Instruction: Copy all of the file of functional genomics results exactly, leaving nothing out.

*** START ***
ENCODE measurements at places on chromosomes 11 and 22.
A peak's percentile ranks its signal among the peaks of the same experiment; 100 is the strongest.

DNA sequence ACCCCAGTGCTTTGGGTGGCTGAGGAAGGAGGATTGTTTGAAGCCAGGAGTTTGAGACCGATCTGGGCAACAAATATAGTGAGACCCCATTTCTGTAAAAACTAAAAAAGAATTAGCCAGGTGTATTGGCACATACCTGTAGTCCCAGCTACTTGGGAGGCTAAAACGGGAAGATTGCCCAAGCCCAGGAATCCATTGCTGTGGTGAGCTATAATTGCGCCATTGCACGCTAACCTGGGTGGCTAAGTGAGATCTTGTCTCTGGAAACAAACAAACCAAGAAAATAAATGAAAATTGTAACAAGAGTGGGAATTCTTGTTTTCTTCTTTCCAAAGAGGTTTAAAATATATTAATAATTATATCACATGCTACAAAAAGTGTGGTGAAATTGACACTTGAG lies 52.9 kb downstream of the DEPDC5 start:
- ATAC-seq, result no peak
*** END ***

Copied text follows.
ENCODE measurements at places on chromosomes 11 and 22.
A peak's percentile ranks its signal among the peaks of the same experiment; 100 is the strongest.

DNA sequence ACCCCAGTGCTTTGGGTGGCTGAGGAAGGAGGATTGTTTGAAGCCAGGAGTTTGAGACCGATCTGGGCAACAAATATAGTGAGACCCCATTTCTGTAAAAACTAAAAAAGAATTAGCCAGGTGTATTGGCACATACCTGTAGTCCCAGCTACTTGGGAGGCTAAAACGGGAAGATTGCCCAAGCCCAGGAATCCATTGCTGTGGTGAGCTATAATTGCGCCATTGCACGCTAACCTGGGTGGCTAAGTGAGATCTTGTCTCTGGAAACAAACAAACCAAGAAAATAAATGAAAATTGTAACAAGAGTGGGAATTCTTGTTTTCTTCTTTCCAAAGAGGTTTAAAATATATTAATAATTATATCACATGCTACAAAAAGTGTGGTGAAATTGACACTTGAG lies 52.9 kb downstream of the DEPDC5 start:
- ATAC-seq, result no peak